Sebelius touts ObamaCare in Europe

Health and Human Services Secretary Kathleen Sebelius praised the Affordable Care Act in Europe Monday as a major step forward for universal healthcare coverage.

Sebelius invoked the law during a trip to Geneva, where she represented the United States at the World Health Assembly.

In a speech, President Obama's top health official characterized the Affordable Care Act as part of a global movement toward better health through government-led reform.

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"Advancing the health of our nations is a fundamental commitment we make to all our people," Sebelius told the assembly.

"Expanding access to health coverage has been a cornerstone goal of President Obama's vision for strengthening opportunity for everyone."

The Geneva trip comes as Sebelius faces criticism from congressional Republicans over her efforts to fundraise for Enroll America, a nonprofit group that will encourage the uninsured to enroll in ObamaCare's new coverage options.

A recent poll found that four in 10 people are not aware the Affordable Care Act is being implemented, suggesting a major challenge for the Obama administration as it begins to invite people to use the law's benefits.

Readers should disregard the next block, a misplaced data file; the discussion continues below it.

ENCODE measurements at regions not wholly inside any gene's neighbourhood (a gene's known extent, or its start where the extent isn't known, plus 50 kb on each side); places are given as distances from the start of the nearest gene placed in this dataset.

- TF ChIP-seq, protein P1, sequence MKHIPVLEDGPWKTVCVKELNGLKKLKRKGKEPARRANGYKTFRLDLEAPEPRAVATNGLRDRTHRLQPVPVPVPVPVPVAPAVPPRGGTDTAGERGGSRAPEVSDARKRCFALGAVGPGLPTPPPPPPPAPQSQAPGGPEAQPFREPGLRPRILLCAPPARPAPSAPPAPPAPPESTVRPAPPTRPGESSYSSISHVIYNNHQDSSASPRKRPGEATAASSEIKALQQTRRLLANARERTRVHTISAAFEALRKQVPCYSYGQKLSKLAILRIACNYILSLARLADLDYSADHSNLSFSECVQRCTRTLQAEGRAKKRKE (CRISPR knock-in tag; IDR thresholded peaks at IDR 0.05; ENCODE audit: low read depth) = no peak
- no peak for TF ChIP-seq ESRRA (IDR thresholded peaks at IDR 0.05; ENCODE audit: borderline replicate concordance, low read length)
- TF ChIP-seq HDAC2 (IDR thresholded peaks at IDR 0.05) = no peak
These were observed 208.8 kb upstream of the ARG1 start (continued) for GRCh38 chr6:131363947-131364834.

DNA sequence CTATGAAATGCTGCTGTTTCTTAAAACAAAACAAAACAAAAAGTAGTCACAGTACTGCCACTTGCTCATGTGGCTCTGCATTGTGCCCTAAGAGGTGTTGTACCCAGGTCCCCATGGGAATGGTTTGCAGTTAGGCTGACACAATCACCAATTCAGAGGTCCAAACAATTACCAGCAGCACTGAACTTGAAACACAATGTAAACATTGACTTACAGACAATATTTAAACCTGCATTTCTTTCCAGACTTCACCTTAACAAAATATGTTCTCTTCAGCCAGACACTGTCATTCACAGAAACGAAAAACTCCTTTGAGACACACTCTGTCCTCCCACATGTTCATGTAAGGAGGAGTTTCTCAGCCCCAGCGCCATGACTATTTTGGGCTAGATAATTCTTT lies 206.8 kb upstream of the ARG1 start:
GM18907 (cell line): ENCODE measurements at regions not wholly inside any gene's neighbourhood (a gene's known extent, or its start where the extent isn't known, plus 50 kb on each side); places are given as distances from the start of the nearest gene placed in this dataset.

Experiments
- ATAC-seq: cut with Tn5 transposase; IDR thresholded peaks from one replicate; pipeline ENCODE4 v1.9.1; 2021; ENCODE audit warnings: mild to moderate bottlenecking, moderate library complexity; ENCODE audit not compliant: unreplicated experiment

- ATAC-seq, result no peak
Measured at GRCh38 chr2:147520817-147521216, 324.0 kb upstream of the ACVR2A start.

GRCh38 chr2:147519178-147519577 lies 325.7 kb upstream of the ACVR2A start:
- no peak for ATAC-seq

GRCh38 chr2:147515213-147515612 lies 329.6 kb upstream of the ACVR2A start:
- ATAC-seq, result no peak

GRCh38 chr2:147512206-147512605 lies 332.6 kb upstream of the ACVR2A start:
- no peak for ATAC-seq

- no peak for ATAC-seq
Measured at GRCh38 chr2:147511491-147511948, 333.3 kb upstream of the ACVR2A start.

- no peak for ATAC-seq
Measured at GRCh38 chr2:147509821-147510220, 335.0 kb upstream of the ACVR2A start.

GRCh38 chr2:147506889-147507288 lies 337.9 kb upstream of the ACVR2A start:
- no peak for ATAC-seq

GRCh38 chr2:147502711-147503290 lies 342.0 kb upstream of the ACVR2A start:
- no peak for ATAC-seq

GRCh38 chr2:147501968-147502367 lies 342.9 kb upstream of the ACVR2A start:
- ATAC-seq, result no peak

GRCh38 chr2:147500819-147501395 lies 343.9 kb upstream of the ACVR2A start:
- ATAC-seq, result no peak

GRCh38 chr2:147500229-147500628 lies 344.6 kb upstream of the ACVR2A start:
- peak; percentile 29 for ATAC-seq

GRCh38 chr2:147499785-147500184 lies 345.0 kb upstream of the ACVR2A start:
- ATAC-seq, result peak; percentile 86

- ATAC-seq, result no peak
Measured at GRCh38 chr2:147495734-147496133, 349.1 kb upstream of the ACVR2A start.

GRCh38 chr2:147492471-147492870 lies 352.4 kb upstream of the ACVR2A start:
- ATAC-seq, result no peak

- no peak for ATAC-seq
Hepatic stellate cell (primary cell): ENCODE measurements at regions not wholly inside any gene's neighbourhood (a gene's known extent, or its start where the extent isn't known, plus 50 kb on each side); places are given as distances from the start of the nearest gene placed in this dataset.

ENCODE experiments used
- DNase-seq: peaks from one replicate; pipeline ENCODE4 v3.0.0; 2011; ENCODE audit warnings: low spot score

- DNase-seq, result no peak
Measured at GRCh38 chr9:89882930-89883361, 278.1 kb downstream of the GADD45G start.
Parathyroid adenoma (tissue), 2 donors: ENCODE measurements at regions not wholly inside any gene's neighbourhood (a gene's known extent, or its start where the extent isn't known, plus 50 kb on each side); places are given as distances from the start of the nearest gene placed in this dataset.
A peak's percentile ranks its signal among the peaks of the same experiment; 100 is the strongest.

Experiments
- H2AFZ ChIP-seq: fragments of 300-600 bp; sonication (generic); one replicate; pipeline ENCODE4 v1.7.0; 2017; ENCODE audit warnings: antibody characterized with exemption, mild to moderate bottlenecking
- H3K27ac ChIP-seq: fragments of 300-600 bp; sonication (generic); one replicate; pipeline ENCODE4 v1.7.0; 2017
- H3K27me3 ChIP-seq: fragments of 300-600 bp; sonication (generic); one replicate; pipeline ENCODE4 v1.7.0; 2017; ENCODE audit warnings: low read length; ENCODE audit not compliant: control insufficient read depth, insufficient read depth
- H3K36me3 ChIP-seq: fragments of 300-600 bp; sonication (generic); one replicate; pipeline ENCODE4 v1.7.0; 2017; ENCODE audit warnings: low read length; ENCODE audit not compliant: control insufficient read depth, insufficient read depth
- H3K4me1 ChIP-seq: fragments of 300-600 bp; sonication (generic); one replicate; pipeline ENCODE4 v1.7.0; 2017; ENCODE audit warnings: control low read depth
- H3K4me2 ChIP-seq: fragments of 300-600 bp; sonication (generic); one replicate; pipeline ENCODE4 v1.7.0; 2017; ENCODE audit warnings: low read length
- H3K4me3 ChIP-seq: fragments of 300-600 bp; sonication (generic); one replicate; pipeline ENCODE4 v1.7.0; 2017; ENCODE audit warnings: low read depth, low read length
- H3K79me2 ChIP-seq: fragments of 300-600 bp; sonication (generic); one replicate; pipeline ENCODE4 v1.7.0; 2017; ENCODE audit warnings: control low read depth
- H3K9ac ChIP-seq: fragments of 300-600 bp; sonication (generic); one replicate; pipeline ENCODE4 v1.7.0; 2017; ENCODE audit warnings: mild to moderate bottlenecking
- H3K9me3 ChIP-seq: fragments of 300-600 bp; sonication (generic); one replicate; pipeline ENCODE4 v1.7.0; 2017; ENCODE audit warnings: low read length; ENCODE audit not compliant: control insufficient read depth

Sebelius did not mention the challenges of implementation in her speech.

She focused instead on urging intergovernmental organizations like the United Nations to promote universal coverage with their members.

"While expanding access to health coverage is a responsibility belonging chiefly to national governments, it is imperative that the international community fulfill its essential role as champions for universal coverage," Sebelius said.

"That means continuing to set aggressive targets and supporting member states in their efforts to put quality care and preventive services within the reach of all people."

Some studies have suggested that the Affordable Care Act will bring the United States more in line with Europe when it comes to greater healthcare coverage access and lower out-of-pocket costs.

Critics argue that the law will not lower costs and represents a dramatic and dangerous expansion of federal authority over U.S. healthcare.